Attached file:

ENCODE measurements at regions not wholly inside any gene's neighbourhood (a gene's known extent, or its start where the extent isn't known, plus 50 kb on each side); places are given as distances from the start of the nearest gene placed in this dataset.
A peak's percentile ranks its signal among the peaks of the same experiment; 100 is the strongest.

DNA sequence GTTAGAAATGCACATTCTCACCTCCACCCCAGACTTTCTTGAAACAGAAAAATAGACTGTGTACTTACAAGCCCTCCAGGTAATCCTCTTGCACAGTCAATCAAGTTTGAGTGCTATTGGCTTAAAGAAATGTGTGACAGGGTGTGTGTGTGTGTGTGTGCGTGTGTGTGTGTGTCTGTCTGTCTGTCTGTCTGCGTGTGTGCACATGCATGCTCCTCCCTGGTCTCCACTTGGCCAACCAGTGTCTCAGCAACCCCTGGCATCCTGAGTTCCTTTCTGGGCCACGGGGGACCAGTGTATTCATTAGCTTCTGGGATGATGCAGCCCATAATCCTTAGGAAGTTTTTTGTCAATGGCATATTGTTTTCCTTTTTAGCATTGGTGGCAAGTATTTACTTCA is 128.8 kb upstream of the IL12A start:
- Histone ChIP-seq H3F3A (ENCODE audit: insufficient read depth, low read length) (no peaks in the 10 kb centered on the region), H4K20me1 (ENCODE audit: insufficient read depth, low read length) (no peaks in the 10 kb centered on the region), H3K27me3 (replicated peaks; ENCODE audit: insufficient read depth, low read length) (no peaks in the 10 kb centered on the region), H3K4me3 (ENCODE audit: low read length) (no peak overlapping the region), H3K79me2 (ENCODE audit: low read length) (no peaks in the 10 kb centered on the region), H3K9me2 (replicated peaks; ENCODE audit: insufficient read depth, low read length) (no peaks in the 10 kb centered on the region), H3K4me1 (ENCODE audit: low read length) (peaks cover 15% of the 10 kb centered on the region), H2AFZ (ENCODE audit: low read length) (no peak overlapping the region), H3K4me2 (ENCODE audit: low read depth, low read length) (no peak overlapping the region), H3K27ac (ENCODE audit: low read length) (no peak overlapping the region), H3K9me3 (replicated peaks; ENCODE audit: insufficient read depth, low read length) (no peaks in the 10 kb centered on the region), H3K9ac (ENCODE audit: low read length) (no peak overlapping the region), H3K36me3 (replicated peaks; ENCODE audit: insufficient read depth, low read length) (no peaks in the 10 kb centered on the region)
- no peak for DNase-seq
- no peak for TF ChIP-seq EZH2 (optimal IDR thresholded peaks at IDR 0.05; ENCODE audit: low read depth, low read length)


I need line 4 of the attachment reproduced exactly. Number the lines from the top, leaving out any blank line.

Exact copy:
- Histone ChIP-seq H3F3A (ENCODE audit: insufficient read depth, low read length) (no peaks in the 10 kb centered on the region), H4K20me1 (ENCODE audit: insufficient read depth, low read length) (no peaks in the 10 kb centered on the region), H3K27me3 (replicated peaks; ENCODE audit: insufficient read depth, low read length) (no peaks in the 10 kb centered on the region), H3K4me3 (ENCODE audit: low read length) (no peak overlapping the region), H3K79me2 (ENCODE audit: low read length) (no peaks in the 10 kb centered on the region), H3K9me2 (replicated peaks; ENCODE audit: insufficient read depth, low read length) (no peaks in the 10 kb centered on the region), H3K4me1 (ENCODE audit: low read length) (peaks cover 15% of the 10 kb centered on the region), H2AFZ (ENCODE audit: low read length) (no peak overlapping the region), H3K4me2 (ENCODE audit: low read depth, low read length) (no peak overlapping the region), H3K27ac (ENCODE audit: low read length) (no peak overlapping the region), H3K9me3 (replicated peaks; ENCODE audit: insufficient read depth, low read length) (no peaks in the 10 kb centered on the region), H3K9ac (ENCODE audit: low read length) (no peak overlapping the region), H3K36me3 (replicated peaks; ENCODE audit: insufficient read depth, low read length) (no peaks in the 10 kb centered on the region)